I don't educate the client on why a great headline is needed... if you have to educate a client on stuff like that... they're probably not a good client.

    But, you can use critiques as a way to get paid clients rather easily, while also offering them value.

    So, you mention how their headline, subhead, lead, etc.... is not good, or whatever part of their letter needs work.

    Stick with ONE thing in the crit... hammer home one big problem they need to fix.

    Why do more during a free critique... you can show them how that one thing is preventing them from increasing sales.

    And explain HOW it's hurting their sales... show proof or case studies.

    Then, you can offer your copywriting as their solution they need to fix that problem. Again, offer proof that you can help them, and show them the proof of how you've helped similar clients.

    But if done right, free critiques that take you all of 5 minutes can lead to thousands in business. Out of the 100 or so crits I've done over the years, more than 3/4 turned to paying work.

    But only after I offered value, showed them their one big problem, showed why I could help and was their best solution, proved it, and then closed and asked for a sale.

    So, I'm always torn between doing ANYTHING for free... but for me, a 5 minute crit has turned into thousands of copy work, over and over.

    The big problem most copywriters do, they spill all their candy in the lobby and give away WAY too much on a free crit. If it's paid, that's one thing... but if it's free... offer just ONE problem they need to address, and then position yourself as the one who can fix it.

    So, if done right... it's free, but can lead to a lot of business.

    I kind of see it like all the product launches that offer up some free content at first, to prove you know your shit and can help them get what they want. A free crit could be the same thing as that first piece of free content in a product launch... but you MUST have a system for converting the free crit into a paid piece.

    I've had a few VERY well known copywriters do free critiques for me, when I first started in business in 2001. And these copywriters are doing very well now.

    so, a free crit in which you spill your guts... not worth it. And a free crit in which you don't try and close for a sale, if you can help them... again, not worth it.

    but, if you can genuinely help them, and see glaring problems you know you can fix... then a free crit can easily be turned into a paid piece very quickly... so that it's win-win.
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    • Profile picture of the author GlenH
      Shawn,

      Maybe you missed it, I don't know, but on your copywriting thread:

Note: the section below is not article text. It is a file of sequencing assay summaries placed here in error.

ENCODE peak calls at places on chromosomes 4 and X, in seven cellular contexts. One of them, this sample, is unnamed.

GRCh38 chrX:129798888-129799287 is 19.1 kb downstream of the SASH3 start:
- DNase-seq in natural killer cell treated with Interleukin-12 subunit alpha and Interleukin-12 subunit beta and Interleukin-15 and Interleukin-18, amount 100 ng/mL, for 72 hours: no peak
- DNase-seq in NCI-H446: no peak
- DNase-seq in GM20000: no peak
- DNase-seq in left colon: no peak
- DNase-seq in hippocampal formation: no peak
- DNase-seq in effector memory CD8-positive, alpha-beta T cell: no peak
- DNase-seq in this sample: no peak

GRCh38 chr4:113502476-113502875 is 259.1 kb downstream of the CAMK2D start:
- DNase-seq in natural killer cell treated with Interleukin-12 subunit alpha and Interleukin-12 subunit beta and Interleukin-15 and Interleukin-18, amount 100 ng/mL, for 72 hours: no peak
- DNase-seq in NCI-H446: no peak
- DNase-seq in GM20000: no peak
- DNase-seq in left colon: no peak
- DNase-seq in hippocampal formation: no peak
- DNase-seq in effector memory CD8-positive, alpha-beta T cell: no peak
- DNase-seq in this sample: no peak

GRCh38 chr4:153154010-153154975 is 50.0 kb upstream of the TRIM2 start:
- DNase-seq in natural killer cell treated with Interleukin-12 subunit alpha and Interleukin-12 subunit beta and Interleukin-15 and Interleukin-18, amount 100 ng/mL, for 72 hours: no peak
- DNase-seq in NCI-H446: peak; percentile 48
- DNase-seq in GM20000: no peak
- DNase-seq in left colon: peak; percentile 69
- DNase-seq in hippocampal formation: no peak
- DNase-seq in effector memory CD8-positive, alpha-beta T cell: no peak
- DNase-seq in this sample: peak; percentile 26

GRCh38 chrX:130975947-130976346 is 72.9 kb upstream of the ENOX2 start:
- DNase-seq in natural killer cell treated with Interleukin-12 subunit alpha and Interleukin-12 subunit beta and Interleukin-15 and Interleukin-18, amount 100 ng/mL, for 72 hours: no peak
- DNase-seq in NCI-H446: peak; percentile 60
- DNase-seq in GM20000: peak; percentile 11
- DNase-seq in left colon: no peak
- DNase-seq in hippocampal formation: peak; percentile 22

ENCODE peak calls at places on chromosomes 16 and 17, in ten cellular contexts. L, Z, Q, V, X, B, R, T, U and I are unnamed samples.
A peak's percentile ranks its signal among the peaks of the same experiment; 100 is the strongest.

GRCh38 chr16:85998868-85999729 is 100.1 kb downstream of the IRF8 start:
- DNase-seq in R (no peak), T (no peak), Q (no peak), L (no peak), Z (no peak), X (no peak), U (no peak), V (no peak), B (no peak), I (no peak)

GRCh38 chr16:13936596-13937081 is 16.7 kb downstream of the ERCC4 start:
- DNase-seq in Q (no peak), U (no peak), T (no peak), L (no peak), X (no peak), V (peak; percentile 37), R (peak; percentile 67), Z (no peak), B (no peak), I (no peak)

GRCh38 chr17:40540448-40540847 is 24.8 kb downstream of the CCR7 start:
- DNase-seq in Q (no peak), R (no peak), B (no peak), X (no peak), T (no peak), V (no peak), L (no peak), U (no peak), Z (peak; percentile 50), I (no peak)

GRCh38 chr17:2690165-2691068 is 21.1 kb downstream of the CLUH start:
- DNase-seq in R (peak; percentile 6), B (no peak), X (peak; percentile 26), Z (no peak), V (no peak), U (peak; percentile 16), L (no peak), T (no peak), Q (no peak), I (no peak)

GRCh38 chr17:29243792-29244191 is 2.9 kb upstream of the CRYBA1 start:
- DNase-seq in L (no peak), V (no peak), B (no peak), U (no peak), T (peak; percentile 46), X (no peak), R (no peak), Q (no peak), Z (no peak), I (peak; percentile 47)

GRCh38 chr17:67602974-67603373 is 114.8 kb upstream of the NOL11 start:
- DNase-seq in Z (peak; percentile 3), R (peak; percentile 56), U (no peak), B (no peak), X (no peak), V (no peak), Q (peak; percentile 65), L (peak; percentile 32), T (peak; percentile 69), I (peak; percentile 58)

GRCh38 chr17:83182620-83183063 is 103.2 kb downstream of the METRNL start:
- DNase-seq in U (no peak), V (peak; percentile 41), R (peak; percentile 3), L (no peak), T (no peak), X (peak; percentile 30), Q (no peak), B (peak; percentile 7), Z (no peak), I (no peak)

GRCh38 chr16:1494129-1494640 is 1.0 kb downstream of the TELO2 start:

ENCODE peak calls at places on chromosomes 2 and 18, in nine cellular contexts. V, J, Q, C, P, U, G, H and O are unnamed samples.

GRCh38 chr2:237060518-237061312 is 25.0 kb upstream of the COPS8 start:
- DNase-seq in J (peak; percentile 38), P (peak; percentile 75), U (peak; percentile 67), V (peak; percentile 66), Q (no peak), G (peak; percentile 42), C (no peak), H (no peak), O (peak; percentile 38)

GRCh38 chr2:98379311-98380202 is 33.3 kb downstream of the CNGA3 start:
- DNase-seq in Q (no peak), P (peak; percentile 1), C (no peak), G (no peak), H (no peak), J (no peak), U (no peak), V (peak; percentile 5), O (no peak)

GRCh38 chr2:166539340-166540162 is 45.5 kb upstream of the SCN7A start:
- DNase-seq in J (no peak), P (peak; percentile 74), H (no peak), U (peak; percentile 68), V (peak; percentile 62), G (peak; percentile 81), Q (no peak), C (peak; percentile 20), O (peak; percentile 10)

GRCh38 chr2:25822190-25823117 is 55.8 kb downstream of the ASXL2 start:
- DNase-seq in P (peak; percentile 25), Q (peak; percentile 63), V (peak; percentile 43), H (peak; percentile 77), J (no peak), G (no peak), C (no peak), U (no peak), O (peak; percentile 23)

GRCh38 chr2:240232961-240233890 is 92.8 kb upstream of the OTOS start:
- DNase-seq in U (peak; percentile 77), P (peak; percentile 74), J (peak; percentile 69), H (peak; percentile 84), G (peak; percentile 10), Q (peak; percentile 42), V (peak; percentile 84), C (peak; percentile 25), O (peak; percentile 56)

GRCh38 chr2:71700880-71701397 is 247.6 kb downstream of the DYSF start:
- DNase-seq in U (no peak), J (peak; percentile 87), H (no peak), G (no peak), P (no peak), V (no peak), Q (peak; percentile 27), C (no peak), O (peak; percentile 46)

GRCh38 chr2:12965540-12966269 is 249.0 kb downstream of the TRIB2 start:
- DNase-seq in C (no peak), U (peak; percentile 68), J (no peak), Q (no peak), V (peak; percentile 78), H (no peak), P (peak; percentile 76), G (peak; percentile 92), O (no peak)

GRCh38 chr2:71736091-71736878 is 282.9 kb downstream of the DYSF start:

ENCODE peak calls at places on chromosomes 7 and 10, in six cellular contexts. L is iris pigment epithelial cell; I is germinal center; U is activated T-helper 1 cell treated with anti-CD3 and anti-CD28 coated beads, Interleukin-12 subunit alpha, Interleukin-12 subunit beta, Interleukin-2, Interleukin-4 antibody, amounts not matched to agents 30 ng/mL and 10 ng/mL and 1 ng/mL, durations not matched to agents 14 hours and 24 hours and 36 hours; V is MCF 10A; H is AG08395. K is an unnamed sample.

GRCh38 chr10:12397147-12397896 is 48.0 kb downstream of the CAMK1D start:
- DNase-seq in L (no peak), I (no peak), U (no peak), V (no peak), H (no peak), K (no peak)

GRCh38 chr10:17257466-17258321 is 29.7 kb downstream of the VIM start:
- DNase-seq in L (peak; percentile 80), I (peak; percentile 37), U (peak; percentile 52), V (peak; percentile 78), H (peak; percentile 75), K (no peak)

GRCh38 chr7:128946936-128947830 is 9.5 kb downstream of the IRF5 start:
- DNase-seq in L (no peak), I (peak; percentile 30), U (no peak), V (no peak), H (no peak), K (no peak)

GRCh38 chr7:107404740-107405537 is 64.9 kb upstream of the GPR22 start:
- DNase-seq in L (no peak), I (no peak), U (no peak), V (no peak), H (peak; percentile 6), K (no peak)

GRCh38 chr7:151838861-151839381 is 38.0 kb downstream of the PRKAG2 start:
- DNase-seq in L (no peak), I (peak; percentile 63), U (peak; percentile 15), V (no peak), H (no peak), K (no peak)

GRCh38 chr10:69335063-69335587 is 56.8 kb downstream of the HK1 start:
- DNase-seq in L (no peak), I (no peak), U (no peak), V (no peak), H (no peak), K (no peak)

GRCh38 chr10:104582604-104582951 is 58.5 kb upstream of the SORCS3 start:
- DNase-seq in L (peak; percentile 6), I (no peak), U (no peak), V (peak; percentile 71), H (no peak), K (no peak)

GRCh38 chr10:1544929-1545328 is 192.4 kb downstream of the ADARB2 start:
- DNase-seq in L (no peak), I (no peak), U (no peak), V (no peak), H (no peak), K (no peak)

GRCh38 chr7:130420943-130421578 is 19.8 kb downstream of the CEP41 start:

http://www.warriorforum.com/warriors...ust-500-a.html , you have a couple of customers not too happy about things.

      I just noted them while trolling through that forum, and I thought you might want to know.
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      • Profile picture of the author shawnlebrun
        Originally Posted by GlenH View Post

        Shawn,

        Maybe you missed it, I don't know, but on your copywriting thread:
        http://www.warriorforum.com/warriors...ust-500-a.html , you have a couple of customers not too happy about things.

        I just noted them while trolling through that forum, and I thought you might want to know.
        Hey Glen,

        thanks for letting me know... yeah, I'm in the process of resolving those issues. I was out of work and off the forum for a few weeks, for the 3rd skin cancer surgery in as many months, and it seems my agency office manager didn't get to the online stuff I asked him to send as fast as the offline clients he helped.

        But all the copy was sent, I'll post proof in the thread, working on it now... thanks for the heads up though.

        Shawn
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    • Profile picture of the author Raydal
      Originally Posted by shawnlebrun View Post

      I'm torn on the subject... because offering free critiques over the last 14 years has put a ton of money in my pockets.

      but, you gotta set it up so that once you offer the critique, you're also the solution to the problem you've pointed out.
      Where you offer these critiques also matters. I don't know if you are referring to
      offering critiques in a public forum or privately. When done publicly you are
      really showing off your skills. Privately is more risky as far as ROI is concerned.
      But some copywriters can make a success of that strategy.

      -Ray Edwards
      Signature
      The most powerful and concentrated copywriting training online today bar none! Autoresponder Writing Email SECRETS